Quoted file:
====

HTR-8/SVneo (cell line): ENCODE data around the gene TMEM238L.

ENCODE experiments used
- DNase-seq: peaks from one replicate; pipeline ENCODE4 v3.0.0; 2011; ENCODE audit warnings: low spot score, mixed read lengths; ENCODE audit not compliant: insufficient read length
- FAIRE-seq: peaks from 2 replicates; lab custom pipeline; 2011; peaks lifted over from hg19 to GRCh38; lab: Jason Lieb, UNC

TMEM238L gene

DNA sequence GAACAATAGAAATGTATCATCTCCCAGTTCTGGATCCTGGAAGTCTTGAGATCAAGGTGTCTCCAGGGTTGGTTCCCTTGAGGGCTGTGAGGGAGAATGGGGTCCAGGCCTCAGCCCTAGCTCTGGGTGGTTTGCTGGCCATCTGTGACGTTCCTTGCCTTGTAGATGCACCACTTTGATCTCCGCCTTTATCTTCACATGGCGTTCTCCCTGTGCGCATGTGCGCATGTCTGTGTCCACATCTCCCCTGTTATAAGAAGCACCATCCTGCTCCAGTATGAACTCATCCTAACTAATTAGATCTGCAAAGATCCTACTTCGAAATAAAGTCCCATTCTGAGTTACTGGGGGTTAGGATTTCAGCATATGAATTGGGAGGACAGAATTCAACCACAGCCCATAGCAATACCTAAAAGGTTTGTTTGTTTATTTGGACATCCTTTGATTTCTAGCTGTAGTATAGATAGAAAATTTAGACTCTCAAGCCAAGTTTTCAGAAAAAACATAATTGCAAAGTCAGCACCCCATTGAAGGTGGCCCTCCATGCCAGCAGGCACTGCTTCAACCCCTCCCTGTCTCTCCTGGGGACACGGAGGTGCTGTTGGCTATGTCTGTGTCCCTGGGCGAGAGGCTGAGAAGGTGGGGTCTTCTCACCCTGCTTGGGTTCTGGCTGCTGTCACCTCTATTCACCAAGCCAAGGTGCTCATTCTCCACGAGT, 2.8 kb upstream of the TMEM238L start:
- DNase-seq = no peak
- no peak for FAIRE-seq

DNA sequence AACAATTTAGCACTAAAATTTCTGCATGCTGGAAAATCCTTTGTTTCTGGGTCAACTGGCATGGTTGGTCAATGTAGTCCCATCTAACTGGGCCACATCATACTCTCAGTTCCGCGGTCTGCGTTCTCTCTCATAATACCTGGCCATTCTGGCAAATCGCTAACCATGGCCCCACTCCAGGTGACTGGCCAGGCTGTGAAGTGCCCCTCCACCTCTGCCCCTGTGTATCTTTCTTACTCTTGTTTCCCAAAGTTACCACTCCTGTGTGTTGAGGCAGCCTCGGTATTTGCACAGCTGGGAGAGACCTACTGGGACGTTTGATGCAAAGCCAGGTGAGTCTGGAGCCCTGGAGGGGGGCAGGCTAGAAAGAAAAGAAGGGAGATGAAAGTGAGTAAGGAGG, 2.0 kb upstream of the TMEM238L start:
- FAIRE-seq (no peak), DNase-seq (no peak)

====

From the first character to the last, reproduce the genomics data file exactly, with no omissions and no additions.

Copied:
HTR-8/SVneo (cell line): ENCODE data around the gene TMEM238L.

ENCODE experiments used
- DNase-seq: peaks from one replicate; pipeline ENCODE4 v3.0.0; 2011; ENCODE audit warnings: low spot score, mixed read lengths; ENCODE audit not compliant: insufficient read length
- FAIRE-seq: peaks from 2 replicates; lab custom pipeline; 2011; peaks lifted over from hg19 to GRCh38; lab: Jason Lieb, UNC

TMEM238L gene

DNA sequence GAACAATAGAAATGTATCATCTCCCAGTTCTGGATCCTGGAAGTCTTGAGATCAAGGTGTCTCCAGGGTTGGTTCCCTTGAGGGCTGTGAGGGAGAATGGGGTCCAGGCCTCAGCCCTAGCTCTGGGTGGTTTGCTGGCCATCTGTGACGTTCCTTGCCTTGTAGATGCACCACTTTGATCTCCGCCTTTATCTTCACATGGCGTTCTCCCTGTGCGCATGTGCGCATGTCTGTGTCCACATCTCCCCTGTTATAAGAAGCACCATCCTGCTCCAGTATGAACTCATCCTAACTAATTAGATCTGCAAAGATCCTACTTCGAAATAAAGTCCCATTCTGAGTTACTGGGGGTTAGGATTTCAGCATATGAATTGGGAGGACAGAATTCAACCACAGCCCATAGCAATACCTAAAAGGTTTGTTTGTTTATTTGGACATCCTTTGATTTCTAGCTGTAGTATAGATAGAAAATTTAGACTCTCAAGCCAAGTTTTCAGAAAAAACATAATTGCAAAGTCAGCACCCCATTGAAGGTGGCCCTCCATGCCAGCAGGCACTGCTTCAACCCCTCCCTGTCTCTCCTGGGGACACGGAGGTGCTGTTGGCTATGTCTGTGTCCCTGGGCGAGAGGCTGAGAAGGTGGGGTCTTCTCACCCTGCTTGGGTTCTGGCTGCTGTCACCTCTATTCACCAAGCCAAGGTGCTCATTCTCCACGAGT, 2.8 kb upstream of the TMEM238L start:
- DNase-seq = no peak
- no peak for FAIRE-seq

DNA sequence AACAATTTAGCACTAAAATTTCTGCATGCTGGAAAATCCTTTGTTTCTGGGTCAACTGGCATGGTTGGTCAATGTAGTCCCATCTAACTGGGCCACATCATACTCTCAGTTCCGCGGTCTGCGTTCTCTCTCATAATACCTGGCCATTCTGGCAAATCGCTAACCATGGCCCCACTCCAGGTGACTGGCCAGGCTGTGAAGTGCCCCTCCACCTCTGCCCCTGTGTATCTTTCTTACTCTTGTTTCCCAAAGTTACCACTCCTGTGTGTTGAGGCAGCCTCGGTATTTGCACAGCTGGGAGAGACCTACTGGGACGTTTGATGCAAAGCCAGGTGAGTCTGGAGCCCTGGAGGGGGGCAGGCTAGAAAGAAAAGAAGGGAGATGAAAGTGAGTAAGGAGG, 2.0 kb upstream of the TMEM238L start:
- FAIRE-seq (no peak), DNase-seq (no peak)